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Develop World-Class Open Water Swim Mechanics 

By Jesse Kropelnicki

open water swimming Swim mechanics is an area where athletes are subject to a whole host of opinions, and determining which are valid can become difficult. Having performed underwater video analysis on hundreds of individuals, the great majority of them 50 to 85 minute Ironman swimmers, I feel very confident in identifying the most subtle of issues and how to mitigate them. Similar to my writing on run mechanics a few weeks ago, this article and video are geared towards highlighting the most common and critical items related to swim mechanics within the sport of triathlon.

Of the three disciplines in triathlon, swimming is the most difficult and critical to master the mechanics. Swimming has infinitely many degrees of freedom, as compared to running and cycling, because of a lack of sturdy connections to firm ground. As an activity’s number of degrees of freedom increase, so too does the difficulty to master its mechanics. While running, you typically have one foot in contact with the ground, at all times, providing one less degree of freedom than swimming. Cycling, on the other hand, allows constant contact with the saddle, both hands, and both feet, accounting for five fewer degrees of freedom relative to swimming. As difficult as it is to master the mechanics of running, it is exponentially so in swimming, where there are really no solid contact points, and plenty of opportunities to create your own problems.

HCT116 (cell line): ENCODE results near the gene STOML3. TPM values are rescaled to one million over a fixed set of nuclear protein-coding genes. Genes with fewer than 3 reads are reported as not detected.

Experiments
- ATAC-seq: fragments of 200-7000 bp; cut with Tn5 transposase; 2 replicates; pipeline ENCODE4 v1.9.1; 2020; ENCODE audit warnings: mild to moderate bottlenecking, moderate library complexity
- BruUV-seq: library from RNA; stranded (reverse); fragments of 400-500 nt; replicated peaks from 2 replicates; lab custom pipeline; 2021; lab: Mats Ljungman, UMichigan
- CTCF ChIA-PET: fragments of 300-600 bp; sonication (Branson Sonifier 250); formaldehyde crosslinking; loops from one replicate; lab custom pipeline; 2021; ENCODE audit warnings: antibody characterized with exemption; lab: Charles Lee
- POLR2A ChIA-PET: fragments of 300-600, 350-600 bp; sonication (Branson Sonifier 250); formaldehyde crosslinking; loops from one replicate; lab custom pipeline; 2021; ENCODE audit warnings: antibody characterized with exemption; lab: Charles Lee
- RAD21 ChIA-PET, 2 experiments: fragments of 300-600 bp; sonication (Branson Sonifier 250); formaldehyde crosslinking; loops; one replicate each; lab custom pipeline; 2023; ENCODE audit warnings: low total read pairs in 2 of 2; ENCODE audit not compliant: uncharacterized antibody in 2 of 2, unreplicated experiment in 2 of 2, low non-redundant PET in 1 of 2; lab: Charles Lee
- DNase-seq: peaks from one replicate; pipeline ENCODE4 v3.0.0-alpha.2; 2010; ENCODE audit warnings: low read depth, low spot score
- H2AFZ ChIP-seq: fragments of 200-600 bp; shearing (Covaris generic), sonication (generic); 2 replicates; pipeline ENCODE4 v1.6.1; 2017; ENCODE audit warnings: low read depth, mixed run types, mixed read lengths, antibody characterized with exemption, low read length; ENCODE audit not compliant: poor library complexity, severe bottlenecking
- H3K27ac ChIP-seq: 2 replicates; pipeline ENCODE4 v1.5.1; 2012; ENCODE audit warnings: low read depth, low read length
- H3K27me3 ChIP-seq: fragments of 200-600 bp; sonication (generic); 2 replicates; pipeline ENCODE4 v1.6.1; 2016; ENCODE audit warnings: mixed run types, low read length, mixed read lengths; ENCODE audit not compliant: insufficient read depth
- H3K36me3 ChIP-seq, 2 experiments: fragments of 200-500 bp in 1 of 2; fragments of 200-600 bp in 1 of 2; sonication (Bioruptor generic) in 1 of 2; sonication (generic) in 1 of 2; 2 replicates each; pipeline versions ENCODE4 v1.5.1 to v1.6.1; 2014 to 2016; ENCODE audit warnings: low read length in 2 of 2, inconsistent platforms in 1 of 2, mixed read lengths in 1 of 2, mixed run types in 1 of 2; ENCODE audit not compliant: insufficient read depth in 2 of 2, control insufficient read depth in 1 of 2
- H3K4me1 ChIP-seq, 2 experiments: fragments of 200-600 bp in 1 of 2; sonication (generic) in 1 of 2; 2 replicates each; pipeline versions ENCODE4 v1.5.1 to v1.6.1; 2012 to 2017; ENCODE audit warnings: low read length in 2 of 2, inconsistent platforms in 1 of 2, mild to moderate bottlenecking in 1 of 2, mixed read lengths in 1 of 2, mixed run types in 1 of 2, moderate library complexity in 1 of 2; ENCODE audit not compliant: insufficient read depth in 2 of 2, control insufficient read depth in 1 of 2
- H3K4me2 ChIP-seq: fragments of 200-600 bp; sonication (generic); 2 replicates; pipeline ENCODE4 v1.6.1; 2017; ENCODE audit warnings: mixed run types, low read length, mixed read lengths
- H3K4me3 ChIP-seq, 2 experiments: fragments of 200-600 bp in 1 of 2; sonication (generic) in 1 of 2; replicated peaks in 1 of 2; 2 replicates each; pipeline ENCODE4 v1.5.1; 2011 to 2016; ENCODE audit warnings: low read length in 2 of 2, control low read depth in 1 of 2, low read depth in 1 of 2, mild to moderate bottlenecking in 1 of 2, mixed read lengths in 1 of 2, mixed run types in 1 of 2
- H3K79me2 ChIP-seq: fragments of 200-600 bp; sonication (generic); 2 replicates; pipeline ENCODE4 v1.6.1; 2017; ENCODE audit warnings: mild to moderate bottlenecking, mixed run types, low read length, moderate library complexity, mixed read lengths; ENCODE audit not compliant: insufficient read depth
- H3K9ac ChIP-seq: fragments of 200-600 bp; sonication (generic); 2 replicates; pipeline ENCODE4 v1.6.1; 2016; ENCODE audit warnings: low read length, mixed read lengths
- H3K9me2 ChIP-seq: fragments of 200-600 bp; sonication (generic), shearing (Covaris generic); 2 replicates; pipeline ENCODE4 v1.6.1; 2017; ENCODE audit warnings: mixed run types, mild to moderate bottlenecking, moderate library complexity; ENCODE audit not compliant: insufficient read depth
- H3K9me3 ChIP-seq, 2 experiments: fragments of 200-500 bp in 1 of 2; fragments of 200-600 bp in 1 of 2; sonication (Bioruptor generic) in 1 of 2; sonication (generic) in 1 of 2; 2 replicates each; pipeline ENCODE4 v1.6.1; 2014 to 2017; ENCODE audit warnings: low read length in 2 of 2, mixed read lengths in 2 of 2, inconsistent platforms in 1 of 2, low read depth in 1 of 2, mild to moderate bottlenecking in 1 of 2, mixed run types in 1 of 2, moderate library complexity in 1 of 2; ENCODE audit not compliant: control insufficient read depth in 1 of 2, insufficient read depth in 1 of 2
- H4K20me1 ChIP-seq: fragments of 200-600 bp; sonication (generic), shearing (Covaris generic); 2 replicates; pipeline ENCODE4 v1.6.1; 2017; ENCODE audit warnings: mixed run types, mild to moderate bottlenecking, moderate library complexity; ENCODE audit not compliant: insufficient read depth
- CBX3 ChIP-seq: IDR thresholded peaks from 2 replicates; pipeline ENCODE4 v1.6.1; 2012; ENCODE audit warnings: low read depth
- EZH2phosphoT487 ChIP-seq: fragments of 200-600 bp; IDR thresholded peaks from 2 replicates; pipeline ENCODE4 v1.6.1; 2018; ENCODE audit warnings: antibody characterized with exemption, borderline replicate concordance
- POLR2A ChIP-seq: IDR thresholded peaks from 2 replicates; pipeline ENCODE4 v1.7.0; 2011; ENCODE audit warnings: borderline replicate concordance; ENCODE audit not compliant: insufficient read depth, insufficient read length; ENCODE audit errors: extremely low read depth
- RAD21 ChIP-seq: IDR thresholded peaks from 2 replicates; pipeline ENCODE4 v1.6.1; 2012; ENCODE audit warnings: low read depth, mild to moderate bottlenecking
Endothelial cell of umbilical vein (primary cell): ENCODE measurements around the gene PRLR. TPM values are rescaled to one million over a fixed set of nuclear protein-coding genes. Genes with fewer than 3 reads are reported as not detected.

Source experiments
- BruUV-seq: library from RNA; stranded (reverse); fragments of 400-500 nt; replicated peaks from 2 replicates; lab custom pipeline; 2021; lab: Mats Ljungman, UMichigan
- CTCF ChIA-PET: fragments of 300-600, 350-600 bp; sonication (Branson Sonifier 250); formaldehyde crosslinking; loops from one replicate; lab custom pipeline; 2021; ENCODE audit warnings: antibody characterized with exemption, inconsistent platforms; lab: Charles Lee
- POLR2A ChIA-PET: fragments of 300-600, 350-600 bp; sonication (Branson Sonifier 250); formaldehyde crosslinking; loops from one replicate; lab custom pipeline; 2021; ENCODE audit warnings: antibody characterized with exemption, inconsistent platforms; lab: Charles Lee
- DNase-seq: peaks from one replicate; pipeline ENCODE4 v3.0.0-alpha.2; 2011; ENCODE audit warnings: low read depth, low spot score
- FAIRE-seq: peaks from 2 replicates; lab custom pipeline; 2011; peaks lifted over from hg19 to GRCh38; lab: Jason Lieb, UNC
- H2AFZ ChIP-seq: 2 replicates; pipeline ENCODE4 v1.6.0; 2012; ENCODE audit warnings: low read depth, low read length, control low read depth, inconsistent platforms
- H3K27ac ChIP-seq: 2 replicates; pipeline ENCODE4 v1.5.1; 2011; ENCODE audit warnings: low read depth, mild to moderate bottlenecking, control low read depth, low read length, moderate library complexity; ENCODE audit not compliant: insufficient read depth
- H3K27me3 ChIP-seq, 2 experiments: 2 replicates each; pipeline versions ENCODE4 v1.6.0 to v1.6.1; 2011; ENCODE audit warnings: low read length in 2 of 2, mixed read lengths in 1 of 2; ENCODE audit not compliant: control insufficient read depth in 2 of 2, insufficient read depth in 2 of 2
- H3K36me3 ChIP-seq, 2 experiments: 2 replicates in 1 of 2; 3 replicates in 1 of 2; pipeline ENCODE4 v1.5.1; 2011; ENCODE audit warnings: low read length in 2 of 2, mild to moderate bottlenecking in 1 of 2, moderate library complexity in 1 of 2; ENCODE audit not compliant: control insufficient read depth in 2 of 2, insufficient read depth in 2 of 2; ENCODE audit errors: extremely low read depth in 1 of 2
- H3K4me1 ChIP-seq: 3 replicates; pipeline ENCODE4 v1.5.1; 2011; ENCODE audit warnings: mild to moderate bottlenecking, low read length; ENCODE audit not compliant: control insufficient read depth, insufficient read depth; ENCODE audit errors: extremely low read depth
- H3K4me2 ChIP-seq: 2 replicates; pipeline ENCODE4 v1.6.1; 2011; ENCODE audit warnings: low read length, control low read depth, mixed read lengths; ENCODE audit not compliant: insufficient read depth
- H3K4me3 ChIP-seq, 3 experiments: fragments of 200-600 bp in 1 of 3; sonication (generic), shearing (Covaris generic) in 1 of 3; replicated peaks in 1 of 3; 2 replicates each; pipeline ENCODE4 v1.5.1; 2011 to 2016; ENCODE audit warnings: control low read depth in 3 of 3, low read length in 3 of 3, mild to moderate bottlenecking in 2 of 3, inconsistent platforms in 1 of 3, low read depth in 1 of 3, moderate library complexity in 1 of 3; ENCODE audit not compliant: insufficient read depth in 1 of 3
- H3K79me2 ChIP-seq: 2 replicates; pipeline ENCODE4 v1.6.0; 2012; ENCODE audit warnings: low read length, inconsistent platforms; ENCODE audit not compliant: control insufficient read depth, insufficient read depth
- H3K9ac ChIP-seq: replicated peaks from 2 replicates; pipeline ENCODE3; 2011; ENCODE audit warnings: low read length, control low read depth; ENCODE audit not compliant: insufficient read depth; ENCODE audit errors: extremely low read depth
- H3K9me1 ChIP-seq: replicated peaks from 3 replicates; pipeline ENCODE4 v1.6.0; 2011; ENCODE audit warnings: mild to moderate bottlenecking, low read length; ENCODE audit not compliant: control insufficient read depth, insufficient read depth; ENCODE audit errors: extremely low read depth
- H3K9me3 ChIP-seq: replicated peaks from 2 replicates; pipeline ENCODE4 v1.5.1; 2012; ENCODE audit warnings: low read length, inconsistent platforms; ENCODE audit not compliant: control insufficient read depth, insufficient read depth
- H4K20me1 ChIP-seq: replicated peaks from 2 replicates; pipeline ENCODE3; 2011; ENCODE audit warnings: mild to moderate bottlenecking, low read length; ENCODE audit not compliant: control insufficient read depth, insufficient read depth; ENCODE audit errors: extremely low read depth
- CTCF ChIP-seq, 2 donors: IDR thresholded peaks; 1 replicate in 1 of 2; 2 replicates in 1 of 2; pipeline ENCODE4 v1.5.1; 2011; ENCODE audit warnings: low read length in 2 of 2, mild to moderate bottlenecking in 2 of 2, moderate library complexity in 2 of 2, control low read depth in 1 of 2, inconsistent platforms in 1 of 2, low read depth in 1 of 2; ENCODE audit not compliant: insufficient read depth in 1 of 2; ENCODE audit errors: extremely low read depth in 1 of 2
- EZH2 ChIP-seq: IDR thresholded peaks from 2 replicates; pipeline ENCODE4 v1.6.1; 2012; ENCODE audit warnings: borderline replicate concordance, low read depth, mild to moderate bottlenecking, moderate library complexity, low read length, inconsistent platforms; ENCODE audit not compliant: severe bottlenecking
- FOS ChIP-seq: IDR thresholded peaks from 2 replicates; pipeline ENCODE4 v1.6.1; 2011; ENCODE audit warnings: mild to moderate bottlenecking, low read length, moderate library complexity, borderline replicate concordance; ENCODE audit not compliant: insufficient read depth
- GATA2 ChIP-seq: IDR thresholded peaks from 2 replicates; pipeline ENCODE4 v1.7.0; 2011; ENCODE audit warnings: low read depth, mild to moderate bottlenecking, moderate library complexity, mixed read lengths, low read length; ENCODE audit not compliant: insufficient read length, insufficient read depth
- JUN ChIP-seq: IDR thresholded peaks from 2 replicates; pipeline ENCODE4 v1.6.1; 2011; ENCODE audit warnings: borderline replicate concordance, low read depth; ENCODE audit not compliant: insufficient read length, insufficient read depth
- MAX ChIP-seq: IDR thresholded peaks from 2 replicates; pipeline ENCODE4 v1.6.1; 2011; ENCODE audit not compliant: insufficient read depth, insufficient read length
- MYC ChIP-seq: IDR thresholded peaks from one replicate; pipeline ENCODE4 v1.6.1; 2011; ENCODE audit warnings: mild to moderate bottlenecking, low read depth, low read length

I want to first discuss some of the sources of athlete confusion as related to swimming. Much of this confusion is born from pool-trained swimmers or coaches, focusing on a longer glide phase and lower stroke count. Open water swimming, in choppy waters, requires a strong back end of the stroke, with a follow-through that pushes beyond the hips. Athletes having a long glide phase in their stroke, tend to be slowed by open water chop while in this portion of the stroke, being re-propelled with each pull phase. Unfortunately, a long glide phase typically results in a slow turnover and fewer pull phases per minute. Fewer pull phases mean fewer opportunities at forward motion, because of not being re-propelled through the water. Based on these facts, rough open water swims require a higher turnover than their pool-based counterparts.